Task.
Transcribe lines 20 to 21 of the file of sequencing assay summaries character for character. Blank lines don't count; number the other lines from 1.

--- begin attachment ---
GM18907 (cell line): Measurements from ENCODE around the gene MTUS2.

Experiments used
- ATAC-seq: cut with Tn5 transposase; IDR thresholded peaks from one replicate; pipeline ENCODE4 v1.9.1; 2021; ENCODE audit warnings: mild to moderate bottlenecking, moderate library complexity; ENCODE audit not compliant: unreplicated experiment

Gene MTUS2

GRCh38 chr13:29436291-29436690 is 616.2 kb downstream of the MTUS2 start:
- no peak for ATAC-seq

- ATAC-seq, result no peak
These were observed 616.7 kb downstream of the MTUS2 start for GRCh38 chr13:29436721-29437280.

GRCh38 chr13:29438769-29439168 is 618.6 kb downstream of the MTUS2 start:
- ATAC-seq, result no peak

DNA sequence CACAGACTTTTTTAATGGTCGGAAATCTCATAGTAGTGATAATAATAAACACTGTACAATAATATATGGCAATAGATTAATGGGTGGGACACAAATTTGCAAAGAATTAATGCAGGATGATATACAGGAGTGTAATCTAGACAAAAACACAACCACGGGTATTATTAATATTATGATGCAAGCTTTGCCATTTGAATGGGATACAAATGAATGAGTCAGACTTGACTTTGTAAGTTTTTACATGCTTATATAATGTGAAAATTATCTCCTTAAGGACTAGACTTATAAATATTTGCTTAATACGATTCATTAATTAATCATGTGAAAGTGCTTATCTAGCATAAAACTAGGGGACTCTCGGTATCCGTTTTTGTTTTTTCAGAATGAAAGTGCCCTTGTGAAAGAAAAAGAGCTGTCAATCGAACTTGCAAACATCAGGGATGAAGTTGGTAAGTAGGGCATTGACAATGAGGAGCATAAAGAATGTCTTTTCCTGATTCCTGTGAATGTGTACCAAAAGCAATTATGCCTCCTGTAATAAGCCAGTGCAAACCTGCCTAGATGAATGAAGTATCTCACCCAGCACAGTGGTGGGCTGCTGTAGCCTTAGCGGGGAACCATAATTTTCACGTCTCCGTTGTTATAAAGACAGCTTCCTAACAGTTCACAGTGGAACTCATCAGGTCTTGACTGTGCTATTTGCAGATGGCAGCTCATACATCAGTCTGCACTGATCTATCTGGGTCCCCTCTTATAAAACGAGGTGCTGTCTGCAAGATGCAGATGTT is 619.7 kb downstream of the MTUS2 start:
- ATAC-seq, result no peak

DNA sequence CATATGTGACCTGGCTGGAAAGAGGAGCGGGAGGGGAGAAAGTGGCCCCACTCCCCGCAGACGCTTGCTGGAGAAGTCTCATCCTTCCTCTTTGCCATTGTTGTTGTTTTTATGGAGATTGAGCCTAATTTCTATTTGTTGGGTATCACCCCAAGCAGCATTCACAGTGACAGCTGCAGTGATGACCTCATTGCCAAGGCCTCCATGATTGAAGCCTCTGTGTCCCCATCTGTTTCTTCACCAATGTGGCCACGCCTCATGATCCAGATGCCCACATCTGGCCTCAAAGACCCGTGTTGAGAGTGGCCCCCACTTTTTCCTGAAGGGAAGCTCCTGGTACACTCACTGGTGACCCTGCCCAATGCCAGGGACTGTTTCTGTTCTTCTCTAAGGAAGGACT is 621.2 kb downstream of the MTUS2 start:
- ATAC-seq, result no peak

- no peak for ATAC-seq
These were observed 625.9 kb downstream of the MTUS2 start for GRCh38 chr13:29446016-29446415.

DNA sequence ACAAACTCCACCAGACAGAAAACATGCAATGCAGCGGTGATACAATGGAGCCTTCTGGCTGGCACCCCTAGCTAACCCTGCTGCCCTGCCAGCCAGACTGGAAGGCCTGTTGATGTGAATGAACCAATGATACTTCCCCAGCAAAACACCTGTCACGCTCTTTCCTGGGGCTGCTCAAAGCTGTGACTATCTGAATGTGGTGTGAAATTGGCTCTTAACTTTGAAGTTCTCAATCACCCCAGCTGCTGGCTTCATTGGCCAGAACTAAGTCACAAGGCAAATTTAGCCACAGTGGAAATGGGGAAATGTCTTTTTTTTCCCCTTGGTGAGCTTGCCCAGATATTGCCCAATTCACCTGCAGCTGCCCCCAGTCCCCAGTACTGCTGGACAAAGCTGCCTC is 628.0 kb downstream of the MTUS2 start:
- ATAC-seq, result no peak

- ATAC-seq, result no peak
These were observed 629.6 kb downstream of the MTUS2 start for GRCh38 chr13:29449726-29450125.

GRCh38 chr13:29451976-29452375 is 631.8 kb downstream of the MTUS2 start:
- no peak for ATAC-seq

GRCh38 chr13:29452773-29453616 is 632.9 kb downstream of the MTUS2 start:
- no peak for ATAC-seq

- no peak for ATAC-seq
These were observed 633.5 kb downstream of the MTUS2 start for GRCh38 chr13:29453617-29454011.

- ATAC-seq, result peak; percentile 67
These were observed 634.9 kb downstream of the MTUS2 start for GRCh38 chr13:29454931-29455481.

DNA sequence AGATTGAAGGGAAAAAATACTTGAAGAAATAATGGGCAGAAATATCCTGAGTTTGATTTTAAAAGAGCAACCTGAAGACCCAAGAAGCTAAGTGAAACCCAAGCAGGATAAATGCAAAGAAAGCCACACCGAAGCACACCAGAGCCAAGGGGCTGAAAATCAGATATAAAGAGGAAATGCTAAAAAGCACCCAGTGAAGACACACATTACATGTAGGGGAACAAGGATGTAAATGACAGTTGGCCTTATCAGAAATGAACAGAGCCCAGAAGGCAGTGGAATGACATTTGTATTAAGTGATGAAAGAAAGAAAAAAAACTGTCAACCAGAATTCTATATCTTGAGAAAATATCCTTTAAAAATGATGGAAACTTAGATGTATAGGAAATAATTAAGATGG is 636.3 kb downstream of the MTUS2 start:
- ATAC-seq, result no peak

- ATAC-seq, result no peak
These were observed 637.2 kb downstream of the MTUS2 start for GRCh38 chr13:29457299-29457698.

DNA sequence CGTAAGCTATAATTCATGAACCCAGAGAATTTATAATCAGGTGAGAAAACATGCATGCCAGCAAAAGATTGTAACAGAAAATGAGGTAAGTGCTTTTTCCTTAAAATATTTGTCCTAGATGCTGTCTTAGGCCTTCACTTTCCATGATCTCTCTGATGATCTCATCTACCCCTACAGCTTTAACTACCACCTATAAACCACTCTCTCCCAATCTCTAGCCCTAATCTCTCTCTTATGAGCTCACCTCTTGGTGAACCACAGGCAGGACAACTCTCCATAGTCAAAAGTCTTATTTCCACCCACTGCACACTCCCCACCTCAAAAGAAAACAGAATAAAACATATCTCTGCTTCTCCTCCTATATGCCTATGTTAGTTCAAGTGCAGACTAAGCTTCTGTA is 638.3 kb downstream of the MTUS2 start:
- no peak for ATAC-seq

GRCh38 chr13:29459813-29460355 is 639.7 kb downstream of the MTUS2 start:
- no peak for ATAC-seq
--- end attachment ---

These were observed 629.6 kb downstream of the MTUS2 start for GRCh38 chr13:29449726-29450125.

GRCh38 chr13:29451976-29452375 is 631.8 kb downstream of the MTUS2 start: